It’s pretty amazing how that one finger, that tiny bit of sensory input, helps, is it not?

When you are hiking, you need to look ahead (to the future) and down (to the present).  When you walk with the poles, you swing each one alternately out ahead, and gently hold on as you take a step to catch up with the pole, which ends its cycle at your side before you swing it out ahead again. Each pole touches the future and transmits information back to you so that your steps are adjusted accordingly.  Even if you’ve never had any difficulty with balance, it’s fantastic how much more in-balance the poles allow you to be.

Most of the time, you swing your poles lightly, and hold them very lightly, as you move easily ahead.  At times you need to hold them a bit more tightly and to put a bit of weight on them.  Generally, you place your poles ahead of you by a step.  But sometimes, like when you are stepping over a log, it’s more helpful to have one pole stay back and take a little of your weight as you lift your leading foot and pole over the log.  Then you transfer your weight forward from your trailing pole and foot to the lead pole and foot after you’ve cleared the obstacle.

Although your poles help you, you always direct them.  It wouldn’t work if someone else directed them.  You point them in the direction you want to go, and they help check the stability of the ground ahead, the change in grade, the hardness of the ground.  Your trekking poles can act as brakes when you feel you are losing control or gaining too much speed down a hill.  They can help you catch yourself and stop a fall.  They can help you pull yourself up a hill.  But you are in control, you guide yourself, you plan your steps, and you carry yourself.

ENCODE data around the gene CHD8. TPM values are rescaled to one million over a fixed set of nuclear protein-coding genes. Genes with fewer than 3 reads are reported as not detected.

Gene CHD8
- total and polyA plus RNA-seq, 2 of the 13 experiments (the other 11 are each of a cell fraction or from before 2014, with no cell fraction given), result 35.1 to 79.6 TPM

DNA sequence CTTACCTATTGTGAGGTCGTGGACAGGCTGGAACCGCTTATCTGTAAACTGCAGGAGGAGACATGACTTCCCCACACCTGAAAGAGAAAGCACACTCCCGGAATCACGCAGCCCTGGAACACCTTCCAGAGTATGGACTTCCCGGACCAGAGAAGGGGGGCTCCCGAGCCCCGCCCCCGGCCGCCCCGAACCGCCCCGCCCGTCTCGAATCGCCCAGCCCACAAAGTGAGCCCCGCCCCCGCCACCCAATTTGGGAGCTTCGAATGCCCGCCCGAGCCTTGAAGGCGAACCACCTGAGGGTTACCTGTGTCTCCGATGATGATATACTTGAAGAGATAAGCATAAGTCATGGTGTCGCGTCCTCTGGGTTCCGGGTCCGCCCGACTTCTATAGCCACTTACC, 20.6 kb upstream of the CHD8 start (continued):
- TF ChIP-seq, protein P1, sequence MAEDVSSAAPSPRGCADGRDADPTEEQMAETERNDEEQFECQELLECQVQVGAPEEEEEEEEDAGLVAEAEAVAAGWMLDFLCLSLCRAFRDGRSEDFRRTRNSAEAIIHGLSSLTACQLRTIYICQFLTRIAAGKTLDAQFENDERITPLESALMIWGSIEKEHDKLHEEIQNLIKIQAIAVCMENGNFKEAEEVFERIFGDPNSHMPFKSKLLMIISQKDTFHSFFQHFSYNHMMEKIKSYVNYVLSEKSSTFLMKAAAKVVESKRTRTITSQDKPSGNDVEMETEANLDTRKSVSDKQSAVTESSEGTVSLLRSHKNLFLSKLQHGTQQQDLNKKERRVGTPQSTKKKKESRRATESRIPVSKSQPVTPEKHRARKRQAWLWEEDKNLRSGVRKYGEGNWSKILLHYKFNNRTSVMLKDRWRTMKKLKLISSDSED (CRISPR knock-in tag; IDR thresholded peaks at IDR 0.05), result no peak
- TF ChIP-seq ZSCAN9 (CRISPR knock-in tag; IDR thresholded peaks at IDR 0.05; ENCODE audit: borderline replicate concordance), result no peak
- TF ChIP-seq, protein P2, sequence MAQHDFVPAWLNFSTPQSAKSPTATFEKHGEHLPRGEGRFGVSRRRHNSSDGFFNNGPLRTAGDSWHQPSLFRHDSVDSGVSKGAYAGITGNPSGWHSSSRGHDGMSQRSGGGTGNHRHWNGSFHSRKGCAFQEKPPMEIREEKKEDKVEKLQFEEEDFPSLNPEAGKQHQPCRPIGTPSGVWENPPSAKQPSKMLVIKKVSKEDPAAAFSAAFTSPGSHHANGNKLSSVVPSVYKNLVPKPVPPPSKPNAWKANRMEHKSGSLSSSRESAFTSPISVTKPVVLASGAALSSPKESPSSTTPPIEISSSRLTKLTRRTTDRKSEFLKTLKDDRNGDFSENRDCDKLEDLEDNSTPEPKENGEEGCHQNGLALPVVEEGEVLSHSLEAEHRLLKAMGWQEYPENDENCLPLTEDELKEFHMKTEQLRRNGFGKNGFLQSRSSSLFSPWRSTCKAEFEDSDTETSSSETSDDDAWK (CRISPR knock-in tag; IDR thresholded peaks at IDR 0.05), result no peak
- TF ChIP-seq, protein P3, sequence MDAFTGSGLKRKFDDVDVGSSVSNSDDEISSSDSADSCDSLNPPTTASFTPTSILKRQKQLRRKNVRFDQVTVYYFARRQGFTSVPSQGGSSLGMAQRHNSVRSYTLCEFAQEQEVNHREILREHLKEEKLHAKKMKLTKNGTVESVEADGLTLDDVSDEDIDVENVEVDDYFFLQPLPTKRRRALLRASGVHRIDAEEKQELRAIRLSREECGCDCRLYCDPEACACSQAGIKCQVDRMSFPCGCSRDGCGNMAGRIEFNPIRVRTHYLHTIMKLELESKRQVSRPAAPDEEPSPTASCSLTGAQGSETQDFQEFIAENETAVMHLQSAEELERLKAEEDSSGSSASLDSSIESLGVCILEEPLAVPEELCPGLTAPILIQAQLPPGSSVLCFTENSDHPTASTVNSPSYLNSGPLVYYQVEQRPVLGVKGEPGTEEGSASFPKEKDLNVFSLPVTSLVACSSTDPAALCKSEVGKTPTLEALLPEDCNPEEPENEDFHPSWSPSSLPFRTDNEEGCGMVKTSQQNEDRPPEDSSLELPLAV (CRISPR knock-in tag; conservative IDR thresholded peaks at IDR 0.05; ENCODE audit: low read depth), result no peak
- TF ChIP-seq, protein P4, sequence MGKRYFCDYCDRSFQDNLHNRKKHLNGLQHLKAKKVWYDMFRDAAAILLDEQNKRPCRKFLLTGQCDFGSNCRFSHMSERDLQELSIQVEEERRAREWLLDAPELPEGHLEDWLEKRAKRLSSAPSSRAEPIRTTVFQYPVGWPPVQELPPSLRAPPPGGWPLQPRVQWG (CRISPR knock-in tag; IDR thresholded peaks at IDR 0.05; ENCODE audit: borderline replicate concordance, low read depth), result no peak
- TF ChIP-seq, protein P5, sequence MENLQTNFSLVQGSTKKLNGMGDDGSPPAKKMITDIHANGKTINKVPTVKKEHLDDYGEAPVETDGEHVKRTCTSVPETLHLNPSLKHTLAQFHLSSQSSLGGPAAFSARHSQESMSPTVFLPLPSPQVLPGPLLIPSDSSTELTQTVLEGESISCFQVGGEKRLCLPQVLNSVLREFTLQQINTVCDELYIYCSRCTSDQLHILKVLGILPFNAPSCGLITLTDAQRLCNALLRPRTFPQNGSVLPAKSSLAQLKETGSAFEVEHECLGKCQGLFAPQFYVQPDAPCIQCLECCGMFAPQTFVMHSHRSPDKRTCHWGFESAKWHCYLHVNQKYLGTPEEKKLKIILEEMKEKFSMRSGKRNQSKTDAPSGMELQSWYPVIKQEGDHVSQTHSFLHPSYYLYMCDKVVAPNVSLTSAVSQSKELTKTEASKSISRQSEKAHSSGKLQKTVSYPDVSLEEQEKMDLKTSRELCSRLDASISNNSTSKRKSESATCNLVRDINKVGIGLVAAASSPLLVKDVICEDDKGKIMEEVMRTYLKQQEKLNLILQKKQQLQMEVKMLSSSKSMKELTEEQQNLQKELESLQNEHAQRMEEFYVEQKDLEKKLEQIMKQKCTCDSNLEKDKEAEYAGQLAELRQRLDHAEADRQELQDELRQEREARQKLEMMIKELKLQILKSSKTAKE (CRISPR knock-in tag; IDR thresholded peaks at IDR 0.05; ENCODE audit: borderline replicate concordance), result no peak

There are some times when the poles get in the way.  When they do, when you want to stop and take pictures, when you are at a place where you need to hold onto railings with both hands, or when you just don’t want to walk with them, you can collapse your poles and stick them in your backpack.  And you can pull them out when you need them again.

I cannot help but liken a hike to a medical journey, and a pair of trekking poles to your doctors, your personal medical advocate, and the rest of your healthcare team, when that team is working as it should be.  Try reading this piece again with this analogy in mind, and please let me know what you think.



In celebration of our recent 20th wedding anniversary, my husband and I spent a romantic (read: “without kids”) three days in the beautiful mountains of western Pennsylvania.  We hiked, kayaked, hiked, and hiked some more.  It was warm and fairly muggy, but breezy enough to make it pleasant.  The smell of the pines, the sounds of the forest and river and their creatures, the pleasant cooling raindrops on our skin (just enough to soothe, but not enough to drench), the beauty of the colors surrounding us, and the just-tired-enough-ness of our muscles, combined with nightly soaks in our room’s fireside Jacuzzi to allow stress to slip away quite nicely.  And my husband knows me well enough at this point that the fact that I had brought along Lysol wipes to use on said Jacuzzi tub prior to our first night’s soak evoked in him only a slightly bemused smile.